There are no dilemmas really. Nations rich in resources and with an evolved health infrastructure will be deploying the Pfizer and Moderna vaccines before ours. And though the World Health Organisation’s Covax project intends to raise $18 billion to buy stocks for poorer countries, the trickle-down effect would be delayed, creating a new kind of healthcare hierarchy. Asia, Africa and South America, even with emergent economies, would need an all-new template in the health sector. There are huge recurring costs involved with vaccines made in one part of the world required to be transported to another. And given their fragile and unstable nature, they would mostly be airlifted. Analytics firm McKinsey has estimated that over 10 billion doses would be traded globally. Planes, trucks, warehouses and health centres will have to be outfitted with freezers. The last implies an uninterrupted electricity supply. How many villages and district towns in India can afford continuous power supply? Even with back-ups and generators, how many health centres can sustain the added costs? The Government immediately needs to involve the private sector in developing the delivery and distribution infrastructure in right earnest. It can use Digital India programmes to map the supply chain requirements, track the response modules and effectively manage and deploy resources. The pandemic has taught us how health is the real wealth of a nation. Even if we tame COVID-19, it won’t be the last. We have to reconfigure health and human resource as a major driver of the economy going forward.

The vaccine challenge

The vaccine challenge

We need public-private partnerships to meet targets as our existing immunisation drives are quite under-served

Since 2020 has been “a lost year”, engulfed as it has been by the pandemic, many are looking forward to 2021 as “the year of the vaccine.” And when it comes to India, a year would still fall short of inoculating its people. As Adar Poonawalla, the CEO of the Serum Institute of India, which is the world’s largest vaccine manufacturer and will be rolling out the Oxford vaccine, predicted that it could take till 2024 to secure all Indians. If containing the virus is level 1 of the challenge, vaccinating people against it is level 2 indeed. The toughest, of course, would be devising the logistics of the supply chain, ensuring the safety of the vials, avoidance of wastage and lining up trained health workers to administer the vaccine and monitor its effects on the recipients. In fact, given India’s population, there has to be a multi-phased, general election-like drill and efficiency, all of which cost money and resources. Poonawalla himself estimated a Government spend of Rs 80,000 crore in one year. Of course, though we have not yet had an adult immunisation programme, the Government will be riding piggyback on the existing immunisation network for women and children, one of the world’s largest. But we have to reckon with some cold facts considering that our Universal Immunisation Programme is yet to achieve 100 per cent success and is still struggling to meet targets despite years of investment and efforts. An IndiaSpend survey of September 2019 shows that 47 per cent of India’s poorest children are not fully immunised, 17 per cent more than the richest ones, leaving them prone to preventable diseases that compound the burden of healthcare costs for their families. Although Government immunisation programmes have been carried out for 30 years, the coverage rate has been growing at a snail’s pace. According to the Health Ministry’s own findings, India’s vaccination coverage increased from 35 per cent in 1992-93 to 62 per cent in 2015-16. Only 16 districts in India have a coverage of over 90 per cent. Currently our immunisation shield targets 26.7 million newborns and 29 million pregnant women every year, which works to  around 390 million doses of vaccines. Needless to say the pandemic has slowed down the pace and efficacy of drives this year. Assuming we can tap into this network immediately, we will still need to supplement its strength and capacities to administer 400-500 million doses by the first two quarters of 2021. Also, a two-shot vaccination drive would mean double the effort. Much has already been said about the challenges of a contiguous cold chain infrastructure that includes moving contained, sanitised and temperature-controlled vaccine consignments under tropical conditions and ensuring last mile equity. The first vaccines announced by Pfizer and Moderna require sub-zero conditions; they must be thawed from -70 degrees celsius and injected within five days. Or else, the whole consignment could go bad. Such delicacy of maintenance and administering doses require a sophisticated and expensive infrastructure that India and even other developing countries would find difficult to harness at short notice. We would have to look at a vaccine that can be stored and transported in liquid form (anything between two and eight degrees celsius) instead of the frozen kind. Besides, no vaccine has a 100 per cent efficacy or can claim a lifetime guarantee — a shot could have to be repeated if antibody levels drop before the predicted periodicity. Some nations would then have to wait for a more conventional vaccine that brews batches of protein or inactivated viral particles in living cells, has the same effect as that of the pharma majors, and can be delivered through existing health care networks. We need to prepare allied items like syringes and glass vials and since glass breaks at sub-zero temperatures required of the announced vaccines, it needs to be a toughened and fortified kind. Even these need to be tested for the vaccine’s stability and subjected to laboratory approvals. These need to be started right away if we want a good stock ready to seal the vaccines. We may be privileged to produce and supply the bulk of the world’s vaccines but can we deliver it to every Indian in the hinterland and protect communities even as managing cities themselves may pose a challenge?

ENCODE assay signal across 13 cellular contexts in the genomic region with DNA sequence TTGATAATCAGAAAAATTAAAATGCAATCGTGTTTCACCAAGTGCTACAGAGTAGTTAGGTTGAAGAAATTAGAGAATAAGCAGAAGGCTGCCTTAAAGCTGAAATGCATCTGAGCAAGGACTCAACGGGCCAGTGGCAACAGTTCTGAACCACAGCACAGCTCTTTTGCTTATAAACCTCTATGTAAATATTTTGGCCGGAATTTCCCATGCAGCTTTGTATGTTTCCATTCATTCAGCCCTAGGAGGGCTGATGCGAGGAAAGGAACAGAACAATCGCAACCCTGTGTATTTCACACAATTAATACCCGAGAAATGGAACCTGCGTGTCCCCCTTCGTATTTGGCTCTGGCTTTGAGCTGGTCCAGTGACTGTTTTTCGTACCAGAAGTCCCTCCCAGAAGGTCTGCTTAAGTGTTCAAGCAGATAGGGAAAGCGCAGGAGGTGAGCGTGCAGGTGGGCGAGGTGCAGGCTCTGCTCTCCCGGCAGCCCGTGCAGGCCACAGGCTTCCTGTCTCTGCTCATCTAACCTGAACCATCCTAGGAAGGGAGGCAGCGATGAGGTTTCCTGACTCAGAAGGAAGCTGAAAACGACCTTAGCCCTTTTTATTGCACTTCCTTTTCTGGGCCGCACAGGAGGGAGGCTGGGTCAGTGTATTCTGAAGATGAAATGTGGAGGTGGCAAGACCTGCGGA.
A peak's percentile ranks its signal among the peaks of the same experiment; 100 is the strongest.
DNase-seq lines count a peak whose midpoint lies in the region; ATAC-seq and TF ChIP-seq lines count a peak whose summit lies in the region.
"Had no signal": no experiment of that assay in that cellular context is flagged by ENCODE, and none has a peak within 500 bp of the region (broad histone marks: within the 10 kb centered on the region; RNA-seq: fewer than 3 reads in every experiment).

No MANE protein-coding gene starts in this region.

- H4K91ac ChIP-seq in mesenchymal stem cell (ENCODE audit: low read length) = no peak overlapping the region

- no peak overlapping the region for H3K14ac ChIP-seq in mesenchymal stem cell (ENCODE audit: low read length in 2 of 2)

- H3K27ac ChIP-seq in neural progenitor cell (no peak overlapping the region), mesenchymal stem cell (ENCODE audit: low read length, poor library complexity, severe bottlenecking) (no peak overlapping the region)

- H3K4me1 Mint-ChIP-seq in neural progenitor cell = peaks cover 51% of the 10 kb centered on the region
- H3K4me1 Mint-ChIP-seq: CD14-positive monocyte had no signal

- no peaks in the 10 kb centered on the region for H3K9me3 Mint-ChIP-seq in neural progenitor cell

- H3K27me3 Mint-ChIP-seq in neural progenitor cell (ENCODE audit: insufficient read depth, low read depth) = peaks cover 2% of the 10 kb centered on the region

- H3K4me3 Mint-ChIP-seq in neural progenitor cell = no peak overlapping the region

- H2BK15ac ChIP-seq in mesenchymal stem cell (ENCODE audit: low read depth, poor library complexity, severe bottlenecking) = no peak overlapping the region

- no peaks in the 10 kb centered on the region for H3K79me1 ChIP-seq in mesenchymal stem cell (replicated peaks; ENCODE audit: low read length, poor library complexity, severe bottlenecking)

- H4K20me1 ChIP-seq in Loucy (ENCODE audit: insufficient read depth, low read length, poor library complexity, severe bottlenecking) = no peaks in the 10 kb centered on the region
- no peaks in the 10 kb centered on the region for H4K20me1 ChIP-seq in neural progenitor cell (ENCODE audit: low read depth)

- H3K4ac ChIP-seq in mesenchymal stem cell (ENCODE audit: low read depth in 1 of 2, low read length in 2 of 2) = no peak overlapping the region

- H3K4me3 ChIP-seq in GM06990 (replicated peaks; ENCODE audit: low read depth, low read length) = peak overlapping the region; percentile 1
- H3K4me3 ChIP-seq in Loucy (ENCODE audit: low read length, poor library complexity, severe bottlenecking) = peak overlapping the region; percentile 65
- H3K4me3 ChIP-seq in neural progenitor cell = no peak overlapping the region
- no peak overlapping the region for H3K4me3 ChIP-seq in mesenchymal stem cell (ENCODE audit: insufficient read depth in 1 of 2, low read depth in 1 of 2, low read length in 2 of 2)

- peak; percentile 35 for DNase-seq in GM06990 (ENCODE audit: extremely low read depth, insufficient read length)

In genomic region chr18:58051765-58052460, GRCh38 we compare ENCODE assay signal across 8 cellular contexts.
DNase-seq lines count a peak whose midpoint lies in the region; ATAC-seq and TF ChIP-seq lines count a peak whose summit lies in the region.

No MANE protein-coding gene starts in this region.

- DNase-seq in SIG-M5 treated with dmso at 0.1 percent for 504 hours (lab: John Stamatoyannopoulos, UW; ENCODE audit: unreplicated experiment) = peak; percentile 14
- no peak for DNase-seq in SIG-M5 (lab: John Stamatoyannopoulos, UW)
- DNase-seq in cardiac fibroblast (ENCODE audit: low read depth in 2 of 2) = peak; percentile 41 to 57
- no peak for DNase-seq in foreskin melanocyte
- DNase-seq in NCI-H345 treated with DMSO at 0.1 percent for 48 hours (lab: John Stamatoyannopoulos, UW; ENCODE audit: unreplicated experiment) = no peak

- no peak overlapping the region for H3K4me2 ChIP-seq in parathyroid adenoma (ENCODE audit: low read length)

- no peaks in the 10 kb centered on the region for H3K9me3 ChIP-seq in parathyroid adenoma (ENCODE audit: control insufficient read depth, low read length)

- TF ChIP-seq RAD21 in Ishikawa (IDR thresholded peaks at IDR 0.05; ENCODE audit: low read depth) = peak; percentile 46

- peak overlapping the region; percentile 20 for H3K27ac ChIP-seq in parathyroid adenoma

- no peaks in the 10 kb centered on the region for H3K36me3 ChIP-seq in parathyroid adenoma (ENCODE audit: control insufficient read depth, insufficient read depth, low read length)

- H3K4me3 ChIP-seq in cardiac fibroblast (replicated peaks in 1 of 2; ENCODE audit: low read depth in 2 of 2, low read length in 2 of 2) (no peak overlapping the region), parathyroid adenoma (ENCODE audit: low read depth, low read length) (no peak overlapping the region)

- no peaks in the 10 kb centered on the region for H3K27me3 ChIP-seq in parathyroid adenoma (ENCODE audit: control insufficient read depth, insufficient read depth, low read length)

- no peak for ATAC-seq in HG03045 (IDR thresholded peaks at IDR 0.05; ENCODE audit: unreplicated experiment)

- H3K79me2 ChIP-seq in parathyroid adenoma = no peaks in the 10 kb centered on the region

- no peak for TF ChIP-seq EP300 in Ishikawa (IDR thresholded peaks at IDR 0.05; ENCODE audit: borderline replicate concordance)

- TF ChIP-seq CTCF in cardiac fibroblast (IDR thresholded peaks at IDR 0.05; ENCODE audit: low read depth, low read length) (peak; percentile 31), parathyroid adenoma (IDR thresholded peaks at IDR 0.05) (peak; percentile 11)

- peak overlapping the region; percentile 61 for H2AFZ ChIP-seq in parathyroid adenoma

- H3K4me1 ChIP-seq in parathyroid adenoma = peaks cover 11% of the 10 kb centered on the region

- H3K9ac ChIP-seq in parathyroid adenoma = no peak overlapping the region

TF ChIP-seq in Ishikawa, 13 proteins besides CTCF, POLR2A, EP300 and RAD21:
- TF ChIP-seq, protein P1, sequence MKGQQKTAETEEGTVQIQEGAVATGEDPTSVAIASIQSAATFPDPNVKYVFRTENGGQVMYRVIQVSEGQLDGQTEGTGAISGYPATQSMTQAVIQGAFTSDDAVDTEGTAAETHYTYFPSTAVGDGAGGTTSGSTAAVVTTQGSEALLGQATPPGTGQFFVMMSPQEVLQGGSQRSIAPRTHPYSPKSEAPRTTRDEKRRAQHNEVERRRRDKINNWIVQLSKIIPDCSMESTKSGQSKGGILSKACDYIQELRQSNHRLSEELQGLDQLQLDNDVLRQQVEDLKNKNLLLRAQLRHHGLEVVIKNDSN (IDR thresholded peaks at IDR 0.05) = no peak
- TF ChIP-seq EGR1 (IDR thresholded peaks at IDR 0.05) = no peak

There are no dilemmas really. Nations rich in resources and with an evolved health infrastructure will be deploying the Pfizer and Moderna vaccines before ours. And though the World Health Organisation’s Covax project intends to raise $18 billion to buy stocks for poorer countries, the trickle-down effect would be delayed, creating a new kind of healthcare hierarchy. Asia, Africa and South America, even with emergent economies, would need an all-new template in the health sector. There are huge recurring costs involved with vaccines made in one part of the world required to be transported to another. And given their fragile and unstable nature, they would mostly be airlifted. Analytics firm McKinsey has estimated that over 10 billion doses would be traded globally. Planes, trucks, warehouses and health centres will have to be outfitted with freezers. The last implies an uninterrupted electricity supply. How many villages and district towns in India can afford continuous power supply? Even with back-ups and generators, how many health centres can sustain the added costs? The Government immediately needs to involve the private sector in developing the delivery and distribution infrastructure in right earnest. It can use Digital India programmes to map the supply chain requirements, track the response modules and effectively manage and deploy resources. The pandemic has taught us how health is the real wealth of a nation. Even if we tame COVID-19, it won’t be the last. We have to reconfigure health and human resource as a major driver of the economy going forward.

The vaccine challenge